Attempted coup almost killed me, says Bean
Marc Bean, the Leader of the Opposition, has stated that attempts to depose him were a significant factor behind his recent serious illness.
In his first interview with this newspaper since he went on medical leave in March, Mr Bean said of the attempted coup: “It almost killed me.”
Mr Bean suffered a stroke at the height of anti-immigration demonstrations, with David Burt subsequently stepping in as acting leader.
It comes amid fresh anger over Mr Bean from his Progressive Labour Party colleagues about an interview with journalist Ayo Johnson on August 5, in which he decried a “politics of plunder” within both the island's political parties.
Following up with an interview with this newspaper yesterday, Mr Bean said: “It's a special diet that politicians have been feeding off for decades.” Clarifying further, he singled out “over-government, bureaucracy and special interests”.
Asked if he was levelling an accusation of corruption, Mr Bean said: “No, it's an attitude of looking to enrich yourself off the Government, I didn't accuse anyone in that interview of corruption. It's an overriding quest to get into power. Some things might be illegal or unethical, but I was speaking of an attitude of people living high off the hog, and we should not accept it.”
Repeating his remarks on Mr Johnson's site Politica, in which Mr Bean declared himself a “classical liberal” in his political sensibilities, the PLP leader affirmed his support for “smaller government, less taxation and shifting the burden of power from government — giving the people more freedom”.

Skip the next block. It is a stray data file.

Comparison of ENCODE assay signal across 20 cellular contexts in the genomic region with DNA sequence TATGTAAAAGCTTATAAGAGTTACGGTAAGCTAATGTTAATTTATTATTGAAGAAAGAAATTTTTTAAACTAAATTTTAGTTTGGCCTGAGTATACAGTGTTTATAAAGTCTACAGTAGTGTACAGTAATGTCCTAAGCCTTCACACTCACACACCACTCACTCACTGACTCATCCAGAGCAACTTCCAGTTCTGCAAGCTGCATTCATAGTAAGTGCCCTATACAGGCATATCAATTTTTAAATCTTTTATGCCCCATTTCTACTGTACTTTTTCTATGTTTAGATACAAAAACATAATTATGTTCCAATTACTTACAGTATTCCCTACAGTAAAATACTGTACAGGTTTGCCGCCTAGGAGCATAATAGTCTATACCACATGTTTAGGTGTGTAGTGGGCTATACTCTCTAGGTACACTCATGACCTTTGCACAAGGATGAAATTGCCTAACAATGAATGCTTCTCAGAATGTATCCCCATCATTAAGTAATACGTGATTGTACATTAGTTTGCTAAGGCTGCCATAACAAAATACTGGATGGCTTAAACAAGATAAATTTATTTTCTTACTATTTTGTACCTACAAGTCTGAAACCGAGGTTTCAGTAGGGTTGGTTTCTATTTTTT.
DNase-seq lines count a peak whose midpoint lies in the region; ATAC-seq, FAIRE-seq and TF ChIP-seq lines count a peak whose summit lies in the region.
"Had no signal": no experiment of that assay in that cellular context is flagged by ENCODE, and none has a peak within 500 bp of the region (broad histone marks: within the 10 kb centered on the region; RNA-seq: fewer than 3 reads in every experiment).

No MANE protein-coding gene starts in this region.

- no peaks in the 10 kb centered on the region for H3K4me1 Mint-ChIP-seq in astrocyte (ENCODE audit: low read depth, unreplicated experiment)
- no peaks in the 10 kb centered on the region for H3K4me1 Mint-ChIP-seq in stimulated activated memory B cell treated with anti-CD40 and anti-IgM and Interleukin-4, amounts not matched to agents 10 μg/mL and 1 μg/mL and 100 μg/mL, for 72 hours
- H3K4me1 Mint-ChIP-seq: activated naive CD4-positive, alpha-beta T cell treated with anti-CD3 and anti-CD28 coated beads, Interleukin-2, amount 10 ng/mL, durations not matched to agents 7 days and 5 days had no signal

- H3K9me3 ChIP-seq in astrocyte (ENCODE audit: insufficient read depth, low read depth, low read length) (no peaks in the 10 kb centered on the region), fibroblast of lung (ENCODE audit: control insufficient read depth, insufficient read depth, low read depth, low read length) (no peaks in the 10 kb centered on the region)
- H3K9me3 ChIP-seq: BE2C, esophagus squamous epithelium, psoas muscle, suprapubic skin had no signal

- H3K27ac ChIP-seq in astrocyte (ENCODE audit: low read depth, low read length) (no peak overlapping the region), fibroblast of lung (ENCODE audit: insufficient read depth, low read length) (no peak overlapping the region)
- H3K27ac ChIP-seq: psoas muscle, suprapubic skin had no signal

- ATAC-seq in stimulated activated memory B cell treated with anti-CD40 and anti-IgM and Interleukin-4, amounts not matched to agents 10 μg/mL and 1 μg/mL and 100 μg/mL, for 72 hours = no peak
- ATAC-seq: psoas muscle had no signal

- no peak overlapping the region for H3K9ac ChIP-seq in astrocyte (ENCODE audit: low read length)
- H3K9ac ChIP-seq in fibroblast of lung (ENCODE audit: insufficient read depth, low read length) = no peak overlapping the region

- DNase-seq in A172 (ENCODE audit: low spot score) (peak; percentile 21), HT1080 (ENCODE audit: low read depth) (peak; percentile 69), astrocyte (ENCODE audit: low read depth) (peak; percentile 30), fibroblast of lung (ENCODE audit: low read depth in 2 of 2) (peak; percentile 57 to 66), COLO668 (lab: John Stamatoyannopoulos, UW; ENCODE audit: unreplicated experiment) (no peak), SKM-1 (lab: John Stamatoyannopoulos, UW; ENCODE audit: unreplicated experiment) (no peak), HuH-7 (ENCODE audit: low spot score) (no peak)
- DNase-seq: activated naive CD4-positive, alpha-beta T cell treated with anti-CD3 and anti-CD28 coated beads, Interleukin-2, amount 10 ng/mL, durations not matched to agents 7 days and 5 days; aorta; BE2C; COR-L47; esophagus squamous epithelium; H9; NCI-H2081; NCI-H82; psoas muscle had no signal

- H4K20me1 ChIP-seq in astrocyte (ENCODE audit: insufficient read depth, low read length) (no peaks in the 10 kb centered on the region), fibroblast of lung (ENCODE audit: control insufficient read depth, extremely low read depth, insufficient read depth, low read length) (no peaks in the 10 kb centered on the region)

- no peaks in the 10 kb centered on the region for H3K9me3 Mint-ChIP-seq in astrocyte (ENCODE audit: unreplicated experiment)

Mr Bean spoke of Bermuda as a “monopolistic, oligarchical society” in which competition was key for those at the bottom to advance.
He also criticised the “mindset of dependency” that undermined blacks, in particular, with the expectation of welfare from the Government.
While Mr Bean said some may accuse him of right-wing leanings, he was committed to economic diversification and black entrepreneurship as a means of self-empowerment.
Mr Bean also stood by his criticism delivered in Politica against some of the MPs in his own party.
In those remarks, Mr Bean alleged that while the One Bermuda Alliance had been “bumbling” as a government, some of his colleagues had been unable to respond to a request for “three things that we will do to uplift our people”.
He said that “stumbling blocks to Bermuda's progress” were not exclusive to the OBA, with the “attitude of plunder” also present in the Opposition.
Yesterday, he restated his contention that some within the Opposition were “working on behalf of someone who wants to control the leadership, but can't”.
Mr Bean declined to specifically name the rebels within PLP ranks, but told this newspaper there was no split over leadership and characterised it as machinations from outside.
Divisions became highly public last December when seven MPs left Mr Bean's Shadow Cabinet: Walton Brown, Derrick Burgess, Zane DeSilva, Rolfe Commissiong, Wayne Furbert, Kim Wilson and Glenn Blakeney, who retired from politics altogether.
Mr Bean's interview with Politica was poorly received by three of the rebel MPs, as evidenced by the chain of e-mails sent to this newspaper.
However, Mr Bean confirmed earlier remarks to Mr Johnson that he expected to return soon to his role as leader, describing his health levels as up to “95 per cent”.
Asked if returning to the political fray may endanger his recovery, Mr Bean said: “Time will tell. It has been very stressful.
“My health was negatively affected. But the fact is that there are people who have to be held to account.”